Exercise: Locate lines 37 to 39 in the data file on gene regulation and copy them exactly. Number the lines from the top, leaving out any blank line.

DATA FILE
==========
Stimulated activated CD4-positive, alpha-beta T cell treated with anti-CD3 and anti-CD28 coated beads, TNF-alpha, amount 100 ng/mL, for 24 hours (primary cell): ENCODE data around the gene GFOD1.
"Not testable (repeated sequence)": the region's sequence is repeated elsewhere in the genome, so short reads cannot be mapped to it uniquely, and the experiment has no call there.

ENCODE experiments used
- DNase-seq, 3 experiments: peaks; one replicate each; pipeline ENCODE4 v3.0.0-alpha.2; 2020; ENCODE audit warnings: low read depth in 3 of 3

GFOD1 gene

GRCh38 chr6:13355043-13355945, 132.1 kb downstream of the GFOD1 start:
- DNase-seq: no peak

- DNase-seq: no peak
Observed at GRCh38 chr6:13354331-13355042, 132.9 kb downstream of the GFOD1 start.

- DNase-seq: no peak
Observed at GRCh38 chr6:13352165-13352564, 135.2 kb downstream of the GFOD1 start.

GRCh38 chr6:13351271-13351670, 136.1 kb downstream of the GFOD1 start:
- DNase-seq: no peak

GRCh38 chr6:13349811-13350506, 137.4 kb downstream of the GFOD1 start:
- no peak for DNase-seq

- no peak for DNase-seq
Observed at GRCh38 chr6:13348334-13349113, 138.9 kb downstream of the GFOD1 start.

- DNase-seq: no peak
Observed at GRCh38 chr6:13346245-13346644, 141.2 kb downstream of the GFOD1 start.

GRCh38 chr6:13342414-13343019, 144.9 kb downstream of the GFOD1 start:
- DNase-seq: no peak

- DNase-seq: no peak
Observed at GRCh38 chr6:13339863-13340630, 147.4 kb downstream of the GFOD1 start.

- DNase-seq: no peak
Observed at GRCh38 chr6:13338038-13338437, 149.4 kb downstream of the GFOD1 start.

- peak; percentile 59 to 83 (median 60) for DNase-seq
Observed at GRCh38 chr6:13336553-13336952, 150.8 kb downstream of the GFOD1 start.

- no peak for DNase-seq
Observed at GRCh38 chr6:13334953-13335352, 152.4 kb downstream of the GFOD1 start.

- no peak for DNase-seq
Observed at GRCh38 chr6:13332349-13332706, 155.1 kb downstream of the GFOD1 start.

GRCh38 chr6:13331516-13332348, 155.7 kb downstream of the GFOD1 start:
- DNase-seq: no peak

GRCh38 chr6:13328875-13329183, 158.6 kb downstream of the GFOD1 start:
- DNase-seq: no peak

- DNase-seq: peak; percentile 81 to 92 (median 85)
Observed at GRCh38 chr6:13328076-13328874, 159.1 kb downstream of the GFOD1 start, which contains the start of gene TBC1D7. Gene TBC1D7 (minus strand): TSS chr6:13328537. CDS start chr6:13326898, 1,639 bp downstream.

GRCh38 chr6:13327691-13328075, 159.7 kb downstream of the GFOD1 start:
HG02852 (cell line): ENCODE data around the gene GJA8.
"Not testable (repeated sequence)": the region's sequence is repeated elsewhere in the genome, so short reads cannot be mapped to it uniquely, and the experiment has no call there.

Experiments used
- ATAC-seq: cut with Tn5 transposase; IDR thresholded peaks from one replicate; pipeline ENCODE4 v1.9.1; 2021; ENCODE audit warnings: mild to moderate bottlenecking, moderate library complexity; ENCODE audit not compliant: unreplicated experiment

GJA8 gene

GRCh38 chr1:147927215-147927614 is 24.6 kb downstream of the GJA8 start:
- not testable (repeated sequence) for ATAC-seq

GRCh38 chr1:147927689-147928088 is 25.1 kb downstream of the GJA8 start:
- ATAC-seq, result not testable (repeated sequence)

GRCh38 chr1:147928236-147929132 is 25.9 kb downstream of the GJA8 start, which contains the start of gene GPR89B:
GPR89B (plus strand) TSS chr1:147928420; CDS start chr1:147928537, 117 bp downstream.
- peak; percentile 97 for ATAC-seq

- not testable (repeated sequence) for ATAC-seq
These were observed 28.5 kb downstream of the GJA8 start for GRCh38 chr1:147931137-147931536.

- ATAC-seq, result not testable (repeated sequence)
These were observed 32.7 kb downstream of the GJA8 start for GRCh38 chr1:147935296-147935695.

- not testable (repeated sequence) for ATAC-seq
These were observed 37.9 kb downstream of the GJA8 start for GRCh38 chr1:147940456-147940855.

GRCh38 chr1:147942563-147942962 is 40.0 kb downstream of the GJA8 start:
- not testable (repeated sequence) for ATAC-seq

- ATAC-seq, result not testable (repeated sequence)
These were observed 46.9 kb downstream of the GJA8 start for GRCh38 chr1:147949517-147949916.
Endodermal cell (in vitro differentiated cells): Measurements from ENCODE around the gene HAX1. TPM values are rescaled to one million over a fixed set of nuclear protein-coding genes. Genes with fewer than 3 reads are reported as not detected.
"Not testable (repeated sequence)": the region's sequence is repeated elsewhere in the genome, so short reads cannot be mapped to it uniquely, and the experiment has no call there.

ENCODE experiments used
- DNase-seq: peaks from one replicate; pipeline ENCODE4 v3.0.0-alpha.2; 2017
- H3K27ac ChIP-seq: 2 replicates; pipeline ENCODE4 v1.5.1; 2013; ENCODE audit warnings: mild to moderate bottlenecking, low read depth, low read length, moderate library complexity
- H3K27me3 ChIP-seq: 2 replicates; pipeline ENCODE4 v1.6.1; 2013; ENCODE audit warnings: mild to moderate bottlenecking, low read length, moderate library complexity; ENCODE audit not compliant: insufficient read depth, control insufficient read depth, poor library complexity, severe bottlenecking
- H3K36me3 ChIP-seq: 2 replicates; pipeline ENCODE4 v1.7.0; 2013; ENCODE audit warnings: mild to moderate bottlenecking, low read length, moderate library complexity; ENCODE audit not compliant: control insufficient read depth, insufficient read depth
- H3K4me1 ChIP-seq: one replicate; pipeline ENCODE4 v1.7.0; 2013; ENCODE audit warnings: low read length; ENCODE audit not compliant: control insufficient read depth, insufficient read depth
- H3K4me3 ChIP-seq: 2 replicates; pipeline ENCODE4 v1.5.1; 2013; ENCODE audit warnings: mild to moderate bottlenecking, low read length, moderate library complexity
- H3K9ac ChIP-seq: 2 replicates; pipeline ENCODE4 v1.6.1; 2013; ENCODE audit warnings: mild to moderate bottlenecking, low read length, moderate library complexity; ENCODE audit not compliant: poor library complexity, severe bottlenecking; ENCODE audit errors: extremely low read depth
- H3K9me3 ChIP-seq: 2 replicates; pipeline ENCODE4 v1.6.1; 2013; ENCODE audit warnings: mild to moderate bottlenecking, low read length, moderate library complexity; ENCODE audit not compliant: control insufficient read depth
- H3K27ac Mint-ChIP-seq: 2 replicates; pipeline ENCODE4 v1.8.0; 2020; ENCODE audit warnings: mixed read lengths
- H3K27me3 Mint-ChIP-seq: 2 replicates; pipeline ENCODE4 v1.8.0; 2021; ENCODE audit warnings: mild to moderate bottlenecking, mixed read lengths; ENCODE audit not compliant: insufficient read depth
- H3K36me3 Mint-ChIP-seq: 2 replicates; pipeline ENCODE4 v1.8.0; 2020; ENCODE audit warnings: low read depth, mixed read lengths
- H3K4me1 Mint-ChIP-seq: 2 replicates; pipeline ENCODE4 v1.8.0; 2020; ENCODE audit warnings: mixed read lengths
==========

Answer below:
Observed at GRCh38 chr6:13328076-13328874, 159.1 kb downstream of the GFOD1 start, which contains the start of gene TBC1D7. Gene TBC1D7 (minus strand): TSS chr6:13328537. CDS start chr6:13326898, 1,639 bp downstream.

GRCh38 chr6:13327691-13328075, 159.7 kb downstream of the GFOD1 start:
HG02852 (cell line): ENCODE data around the gene GJA8.